Basilar arteries provided blood supply to the pons so that the BA plaques may lead to IPI by obstructing or extending into BA branches.  IPI are usually classified as PPI and LPI according to the lesion shapes and location.  Recent studies ,, showed both the PPI and LPI might associated with BA plaques with or without lumen stenosis. Our study showed plaques or slight wall-thickening in all the patients with IPI including PPI and LPI, suggesting BA plaques were possible causes of both the PPI and LPI, similar with the results of previous studies. ,, In our study, patients with irregular BA or plaques were more frequently found in IPI group, although no statistical significance was obtained. Furthermore, based on image slices of entire BA on VISTA, the IPI group had a higher percentage of apparent plaque slices and lower percentage of no plaque slices than non-IPI group with statistical significance. This result further strengthens the evidence linking atherosclerosis with IPI in the no-stenotic BA.
Our study has several limitations. First, patients with PPI and LPI were grouped together due to a small sample size. However, an increasing number of studies suggested BA plaques might be the cause for both PPI and LPI. In addition, further study with large sample will be preformed in the future, and the PPI, LPI, and control groups will be compared. Second, we could not exclude other concomitant etiology. In our study, 4 cases with concomitant ≥50% vertebral artery stenoses were included. However, no IPI was found in those 4 patients, and we believe this will not change the direction of our conclusion. Finally, the high-resolution magnetic resonance imaging findings had no histopathologic confirmation, as biopsy was impracticable in surviving patients.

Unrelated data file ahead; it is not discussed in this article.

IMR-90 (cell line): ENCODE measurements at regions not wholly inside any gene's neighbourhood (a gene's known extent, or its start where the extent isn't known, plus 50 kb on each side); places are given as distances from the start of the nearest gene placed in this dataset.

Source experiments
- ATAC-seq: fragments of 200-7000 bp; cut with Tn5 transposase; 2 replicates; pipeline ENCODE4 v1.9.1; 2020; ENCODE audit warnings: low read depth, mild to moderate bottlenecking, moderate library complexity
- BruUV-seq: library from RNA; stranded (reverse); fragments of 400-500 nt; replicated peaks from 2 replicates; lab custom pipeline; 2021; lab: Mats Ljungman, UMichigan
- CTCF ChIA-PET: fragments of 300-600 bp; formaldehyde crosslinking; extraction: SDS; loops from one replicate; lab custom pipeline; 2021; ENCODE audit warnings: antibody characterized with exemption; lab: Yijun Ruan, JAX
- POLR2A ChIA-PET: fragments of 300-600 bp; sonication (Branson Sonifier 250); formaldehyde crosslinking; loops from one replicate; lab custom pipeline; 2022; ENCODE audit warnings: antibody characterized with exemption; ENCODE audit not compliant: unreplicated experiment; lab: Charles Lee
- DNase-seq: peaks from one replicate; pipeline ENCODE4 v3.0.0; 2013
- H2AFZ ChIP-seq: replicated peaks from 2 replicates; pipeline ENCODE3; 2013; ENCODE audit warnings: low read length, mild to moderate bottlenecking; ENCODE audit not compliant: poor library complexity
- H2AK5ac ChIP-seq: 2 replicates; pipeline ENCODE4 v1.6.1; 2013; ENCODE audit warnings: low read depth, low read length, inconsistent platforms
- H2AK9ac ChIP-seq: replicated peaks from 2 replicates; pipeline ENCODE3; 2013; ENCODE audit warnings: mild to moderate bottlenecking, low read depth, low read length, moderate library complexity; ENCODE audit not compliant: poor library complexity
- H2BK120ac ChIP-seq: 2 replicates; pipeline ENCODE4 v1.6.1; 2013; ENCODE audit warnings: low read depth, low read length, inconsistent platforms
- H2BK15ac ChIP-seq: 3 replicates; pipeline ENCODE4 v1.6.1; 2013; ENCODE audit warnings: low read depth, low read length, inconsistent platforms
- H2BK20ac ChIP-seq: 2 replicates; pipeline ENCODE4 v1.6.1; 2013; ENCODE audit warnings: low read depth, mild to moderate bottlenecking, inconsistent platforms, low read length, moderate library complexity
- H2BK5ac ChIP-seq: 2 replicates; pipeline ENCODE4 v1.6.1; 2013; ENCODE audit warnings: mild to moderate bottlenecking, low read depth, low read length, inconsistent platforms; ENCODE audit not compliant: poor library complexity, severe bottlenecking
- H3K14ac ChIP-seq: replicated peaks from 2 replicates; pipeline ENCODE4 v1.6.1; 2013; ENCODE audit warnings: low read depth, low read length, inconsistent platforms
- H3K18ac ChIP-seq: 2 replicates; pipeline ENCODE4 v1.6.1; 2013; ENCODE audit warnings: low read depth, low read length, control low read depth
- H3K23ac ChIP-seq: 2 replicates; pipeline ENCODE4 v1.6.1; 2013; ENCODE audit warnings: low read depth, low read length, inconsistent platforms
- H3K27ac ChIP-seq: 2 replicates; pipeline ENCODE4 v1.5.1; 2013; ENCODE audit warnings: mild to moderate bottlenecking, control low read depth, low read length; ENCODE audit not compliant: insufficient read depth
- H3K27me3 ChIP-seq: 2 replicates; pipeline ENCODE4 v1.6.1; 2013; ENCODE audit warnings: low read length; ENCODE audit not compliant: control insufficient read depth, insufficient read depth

In conclusion, three-dimensional VISTA images with postprocessing reconstruction in any plane enable detection of BA plaques not visualized by MRA. BA plaques could be found in both the IPI and non-IPI group. However, IPI group showed plaques more extensively in BA than the non-IPI group.
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[Figure 1], [Figure 2]
[Table 1], [Table 2], [Table 3]